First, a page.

There's always been tension between Google Maps' goal to map the world and GBP's mission to highlight local businesses while protecting privacy. The embodiment of that is how Google handles service area businesses (SABs). SABs have caused a world of trouble for Google (e.g., the Kansas bug where SABs were showing at the center of the US rather than in their local markets). It's also well known that SABs don't rank as well as physical storefronts. Confirming this, SterlingSky recently did a test, hiding and showing business addresses. They found a significant ranking decline when the address was removed. Joy Hawkins noted, in the Local Search Forum, the impact was largely on implicit local-intent terms ("plumber") rather than explicit local queries ("plumber, Olean NY"). Darren Shaw of Whitespark also found an obvious bug impacting SAB visibility. If an SAB moves and hides its new address, it won't show in search results for the new location. Google will rank the business based on the originally verified (old) address. As Darren points out, service area designations have zero impact on visibility. Apparently, according to Jason Brown, the only way to fix this currently is to create a new profile and show the address – or hope that Google fixes it.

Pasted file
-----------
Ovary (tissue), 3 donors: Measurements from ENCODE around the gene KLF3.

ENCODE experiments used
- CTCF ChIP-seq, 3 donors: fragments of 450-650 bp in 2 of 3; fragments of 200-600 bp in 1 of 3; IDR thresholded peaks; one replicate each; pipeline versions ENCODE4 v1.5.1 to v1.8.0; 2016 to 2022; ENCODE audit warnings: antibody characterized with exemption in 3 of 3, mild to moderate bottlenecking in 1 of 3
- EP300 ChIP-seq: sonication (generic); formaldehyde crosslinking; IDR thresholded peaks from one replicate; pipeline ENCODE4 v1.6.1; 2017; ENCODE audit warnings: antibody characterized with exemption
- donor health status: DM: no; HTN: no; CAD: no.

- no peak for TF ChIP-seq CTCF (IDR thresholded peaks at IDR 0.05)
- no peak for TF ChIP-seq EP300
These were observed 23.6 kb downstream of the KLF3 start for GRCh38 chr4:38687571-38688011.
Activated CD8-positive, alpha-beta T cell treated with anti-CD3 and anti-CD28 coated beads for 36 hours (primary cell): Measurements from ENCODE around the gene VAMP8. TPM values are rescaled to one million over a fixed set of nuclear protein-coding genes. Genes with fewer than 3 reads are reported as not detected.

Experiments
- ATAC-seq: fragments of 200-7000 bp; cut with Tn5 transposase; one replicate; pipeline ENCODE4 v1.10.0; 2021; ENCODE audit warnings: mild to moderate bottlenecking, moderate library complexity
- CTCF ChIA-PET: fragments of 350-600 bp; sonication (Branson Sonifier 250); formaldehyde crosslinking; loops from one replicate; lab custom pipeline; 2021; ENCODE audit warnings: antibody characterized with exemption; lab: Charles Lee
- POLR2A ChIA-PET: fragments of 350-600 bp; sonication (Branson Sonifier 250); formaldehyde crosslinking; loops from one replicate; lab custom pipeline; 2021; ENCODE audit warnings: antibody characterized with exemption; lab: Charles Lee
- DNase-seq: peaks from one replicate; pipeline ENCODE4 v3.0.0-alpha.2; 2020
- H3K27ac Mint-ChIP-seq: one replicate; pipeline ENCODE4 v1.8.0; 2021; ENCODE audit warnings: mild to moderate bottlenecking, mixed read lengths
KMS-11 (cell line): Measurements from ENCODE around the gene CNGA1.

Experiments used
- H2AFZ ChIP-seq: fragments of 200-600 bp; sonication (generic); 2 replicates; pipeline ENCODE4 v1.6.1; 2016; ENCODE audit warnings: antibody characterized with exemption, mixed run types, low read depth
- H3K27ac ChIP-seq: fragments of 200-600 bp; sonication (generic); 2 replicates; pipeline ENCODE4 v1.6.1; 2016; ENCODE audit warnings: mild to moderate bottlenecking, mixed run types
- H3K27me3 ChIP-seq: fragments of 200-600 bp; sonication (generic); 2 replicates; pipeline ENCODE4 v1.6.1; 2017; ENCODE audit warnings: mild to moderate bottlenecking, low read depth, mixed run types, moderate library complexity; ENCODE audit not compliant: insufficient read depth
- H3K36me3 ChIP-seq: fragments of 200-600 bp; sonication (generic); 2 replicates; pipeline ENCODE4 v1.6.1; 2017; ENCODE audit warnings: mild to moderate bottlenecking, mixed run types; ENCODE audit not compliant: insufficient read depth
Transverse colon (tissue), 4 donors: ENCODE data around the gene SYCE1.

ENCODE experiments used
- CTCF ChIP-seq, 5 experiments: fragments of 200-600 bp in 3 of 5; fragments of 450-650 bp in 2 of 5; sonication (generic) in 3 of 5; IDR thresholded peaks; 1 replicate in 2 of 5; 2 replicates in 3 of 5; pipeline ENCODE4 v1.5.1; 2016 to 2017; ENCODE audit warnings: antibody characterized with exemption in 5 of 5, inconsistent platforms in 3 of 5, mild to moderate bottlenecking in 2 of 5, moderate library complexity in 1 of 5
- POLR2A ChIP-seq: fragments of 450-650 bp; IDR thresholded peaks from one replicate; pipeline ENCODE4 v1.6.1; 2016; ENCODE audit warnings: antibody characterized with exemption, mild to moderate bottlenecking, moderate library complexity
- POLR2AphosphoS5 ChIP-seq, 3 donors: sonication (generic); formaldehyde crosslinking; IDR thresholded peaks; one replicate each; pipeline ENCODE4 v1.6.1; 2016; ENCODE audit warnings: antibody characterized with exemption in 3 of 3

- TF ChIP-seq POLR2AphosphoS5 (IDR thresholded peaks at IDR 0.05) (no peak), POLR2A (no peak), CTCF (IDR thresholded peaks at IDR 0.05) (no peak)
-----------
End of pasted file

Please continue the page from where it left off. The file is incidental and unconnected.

- A huge problem is that SABs, not wanting to be penalized, will choose to show their address – leading to a spate of suspensions.
- Google has long promised to improve SAB ranking equity but has not. The service area feature, which might have been a solution, is strictly performative.
- The Kansas bug and other SAB ranking issues suggest there's a back-end issue with how Google handles address information, which somehow reduces the relevance of the listing on the front end, reducing visibility.
Political Google Review Spam